Bloomberg graded all 163 countries based on variables such as life expectancy, causes of death, and health risks ranging from high blood pressure and tobacco use to malnutrition and the availability of clean water.
Life expectancy at birth in the country was 75 years in 2015, according to the World Health Organization (WHO). Maternal mortality was 15 per one hundred thousand in the same period. Under-five mortality rate is nine per 1,000 births, according to UNICEF data.
Sleiman Haroun, Chairman of the Syndicate of Private Hospitals, said: “The country’s rating for health has always been good, because of a developed healthcare system.”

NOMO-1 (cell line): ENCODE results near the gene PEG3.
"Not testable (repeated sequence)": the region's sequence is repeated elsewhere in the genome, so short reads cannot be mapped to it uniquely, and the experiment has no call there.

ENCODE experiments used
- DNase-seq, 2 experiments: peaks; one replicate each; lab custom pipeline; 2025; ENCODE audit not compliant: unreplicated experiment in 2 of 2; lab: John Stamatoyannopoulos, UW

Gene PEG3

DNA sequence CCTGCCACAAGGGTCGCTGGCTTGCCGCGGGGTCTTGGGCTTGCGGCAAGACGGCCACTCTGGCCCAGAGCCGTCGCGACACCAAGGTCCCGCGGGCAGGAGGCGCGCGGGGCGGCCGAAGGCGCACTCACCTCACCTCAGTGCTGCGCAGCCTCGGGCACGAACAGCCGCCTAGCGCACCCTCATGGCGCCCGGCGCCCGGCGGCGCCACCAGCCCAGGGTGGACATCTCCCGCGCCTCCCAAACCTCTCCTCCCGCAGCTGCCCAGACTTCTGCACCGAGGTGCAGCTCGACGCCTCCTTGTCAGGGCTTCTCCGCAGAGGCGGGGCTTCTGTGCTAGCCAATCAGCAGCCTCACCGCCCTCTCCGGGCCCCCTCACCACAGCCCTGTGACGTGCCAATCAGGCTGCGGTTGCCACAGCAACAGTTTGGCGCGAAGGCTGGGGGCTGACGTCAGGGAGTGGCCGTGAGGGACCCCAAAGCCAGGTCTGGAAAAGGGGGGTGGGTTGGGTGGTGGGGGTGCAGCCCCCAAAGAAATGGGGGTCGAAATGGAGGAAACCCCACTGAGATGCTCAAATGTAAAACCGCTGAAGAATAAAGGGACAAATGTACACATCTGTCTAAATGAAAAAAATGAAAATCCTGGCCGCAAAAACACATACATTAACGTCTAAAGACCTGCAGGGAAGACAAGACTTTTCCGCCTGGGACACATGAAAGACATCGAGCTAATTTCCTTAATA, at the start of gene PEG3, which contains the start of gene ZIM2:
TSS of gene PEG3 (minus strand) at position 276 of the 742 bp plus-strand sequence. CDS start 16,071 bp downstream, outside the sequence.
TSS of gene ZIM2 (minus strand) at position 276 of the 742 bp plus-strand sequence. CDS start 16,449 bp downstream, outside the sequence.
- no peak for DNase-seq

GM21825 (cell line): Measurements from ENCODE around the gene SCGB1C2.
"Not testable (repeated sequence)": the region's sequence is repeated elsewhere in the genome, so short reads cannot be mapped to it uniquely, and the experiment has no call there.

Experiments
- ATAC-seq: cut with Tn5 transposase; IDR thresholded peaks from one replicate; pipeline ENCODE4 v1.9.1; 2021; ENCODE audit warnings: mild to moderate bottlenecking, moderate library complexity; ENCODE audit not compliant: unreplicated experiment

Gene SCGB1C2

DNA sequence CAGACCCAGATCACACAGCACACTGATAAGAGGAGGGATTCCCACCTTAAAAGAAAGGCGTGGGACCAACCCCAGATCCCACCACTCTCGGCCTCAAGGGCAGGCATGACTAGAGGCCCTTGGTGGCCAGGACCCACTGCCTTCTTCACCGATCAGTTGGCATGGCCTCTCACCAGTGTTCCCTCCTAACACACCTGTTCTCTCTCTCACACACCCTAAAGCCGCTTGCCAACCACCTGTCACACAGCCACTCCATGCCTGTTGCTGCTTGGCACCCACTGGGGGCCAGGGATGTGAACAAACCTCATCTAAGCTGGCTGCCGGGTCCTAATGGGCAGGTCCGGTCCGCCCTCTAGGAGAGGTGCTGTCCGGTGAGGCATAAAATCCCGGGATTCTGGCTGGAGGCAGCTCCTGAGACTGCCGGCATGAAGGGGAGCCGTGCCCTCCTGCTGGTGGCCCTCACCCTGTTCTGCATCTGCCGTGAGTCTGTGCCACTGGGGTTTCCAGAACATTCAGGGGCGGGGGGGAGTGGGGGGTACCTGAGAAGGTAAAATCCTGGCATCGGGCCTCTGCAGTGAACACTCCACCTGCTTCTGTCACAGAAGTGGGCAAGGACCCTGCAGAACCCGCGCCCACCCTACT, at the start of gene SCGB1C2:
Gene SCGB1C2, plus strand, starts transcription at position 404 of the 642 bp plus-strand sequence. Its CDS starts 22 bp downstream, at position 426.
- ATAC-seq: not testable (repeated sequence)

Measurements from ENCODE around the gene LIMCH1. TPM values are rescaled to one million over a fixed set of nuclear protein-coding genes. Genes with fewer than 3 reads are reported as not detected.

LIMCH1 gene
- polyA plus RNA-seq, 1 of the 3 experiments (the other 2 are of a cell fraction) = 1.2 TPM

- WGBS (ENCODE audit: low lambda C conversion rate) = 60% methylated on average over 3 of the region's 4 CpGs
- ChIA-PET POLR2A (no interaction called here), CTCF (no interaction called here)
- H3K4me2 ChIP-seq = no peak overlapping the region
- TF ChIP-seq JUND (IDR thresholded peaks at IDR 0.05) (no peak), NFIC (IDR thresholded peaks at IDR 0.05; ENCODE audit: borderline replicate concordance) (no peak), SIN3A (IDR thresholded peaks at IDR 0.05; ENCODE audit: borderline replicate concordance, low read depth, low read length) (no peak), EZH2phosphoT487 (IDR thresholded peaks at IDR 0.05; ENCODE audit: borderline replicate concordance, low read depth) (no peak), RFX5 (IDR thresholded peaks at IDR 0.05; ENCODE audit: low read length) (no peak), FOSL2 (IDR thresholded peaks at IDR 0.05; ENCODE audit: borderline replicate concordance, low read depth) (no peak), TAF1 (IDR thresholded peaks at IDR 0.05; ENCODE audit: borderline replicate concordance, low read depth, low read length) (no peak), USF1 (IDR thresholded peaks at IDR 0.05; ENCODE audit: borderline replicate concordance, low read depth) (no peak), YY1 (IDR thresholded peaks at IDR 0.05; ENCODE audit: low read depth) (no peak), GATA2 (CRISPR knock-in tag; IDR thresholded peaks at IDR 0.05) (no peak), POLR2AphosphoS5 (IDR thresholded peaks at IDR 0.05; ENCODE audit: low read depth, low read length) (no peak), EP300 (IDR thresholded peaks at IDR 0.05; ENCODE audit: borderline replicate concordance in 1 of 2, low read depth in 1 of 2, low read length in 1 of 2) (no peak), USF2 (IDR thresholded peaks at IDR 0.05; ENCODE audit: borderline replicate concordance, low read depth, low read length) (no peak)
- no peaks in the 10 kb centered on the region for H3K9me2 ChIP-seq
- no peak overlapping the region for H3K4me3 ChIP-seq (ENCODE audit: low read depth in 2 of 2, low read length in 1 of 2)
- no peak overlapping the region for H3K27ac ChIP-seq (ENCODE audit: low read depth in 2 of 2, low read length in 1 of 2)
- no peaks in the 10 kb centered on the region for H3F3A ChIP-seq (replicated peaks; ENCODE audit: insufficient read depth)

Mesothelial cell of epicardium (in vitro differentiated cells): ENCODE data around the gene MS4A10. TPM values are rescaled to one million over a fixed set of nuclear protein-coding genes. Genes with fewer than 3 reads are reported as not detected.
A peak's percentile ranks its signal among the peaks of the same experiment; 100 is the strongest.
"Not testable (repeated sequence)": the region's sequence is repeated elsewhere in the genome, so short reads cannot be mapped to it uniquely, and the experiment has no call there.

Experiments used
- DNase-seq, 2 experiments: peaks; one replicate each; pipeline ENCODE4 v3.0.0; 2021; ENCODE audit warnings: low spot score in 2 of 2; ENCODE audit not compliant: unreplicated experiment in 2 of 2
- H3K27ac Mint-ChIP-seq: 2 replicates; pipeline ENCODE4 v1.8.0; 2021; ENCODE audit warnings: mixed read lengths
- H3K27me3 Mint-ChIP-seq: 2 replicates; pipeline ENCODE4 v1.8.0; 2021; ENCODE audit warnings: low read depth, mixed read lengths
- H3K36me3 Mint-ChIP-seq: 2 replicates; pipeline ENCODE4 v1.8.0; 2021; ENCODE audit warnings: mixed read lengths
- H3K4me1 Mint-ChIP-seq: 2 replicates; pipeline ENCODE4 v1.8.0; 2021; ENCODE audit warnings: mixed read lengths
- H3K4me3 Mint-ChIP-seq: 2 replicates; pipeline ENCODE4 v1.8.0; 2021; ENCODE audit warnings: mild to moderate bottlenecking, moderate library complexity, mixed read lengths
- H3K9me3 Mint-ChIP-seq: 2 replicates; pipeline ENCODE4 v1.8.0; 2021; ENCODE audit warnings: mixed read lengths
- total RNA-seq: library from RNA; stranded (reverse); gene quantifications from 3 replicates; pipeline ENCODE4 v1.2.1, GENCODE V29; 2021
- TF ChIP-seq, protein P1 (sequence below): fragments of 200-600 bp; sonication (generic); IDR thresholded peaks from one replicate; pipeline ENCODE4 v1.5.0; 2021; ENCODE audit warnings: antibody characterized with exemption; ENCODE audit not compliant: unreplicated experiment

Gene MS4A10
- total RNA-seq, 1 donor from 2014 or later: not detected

Haroun said all people have easy access to medical services, especially after the Ministry of Public health increased the number of primary healthcare centers. Awareness toward the importance of vaccinations has also increased.
The number of private hospitals reached 120 last year, including 9,750 beds, according to the Syndicate. There is one physician for every 350 citizens. This is way ahead of the WHO’s recommendations, which is one for every 1,200 citizens.
According to the Bloomberg report, Qatar was the second healthiest among Arab countries, followed by Bahrain, the UAE, and Oman.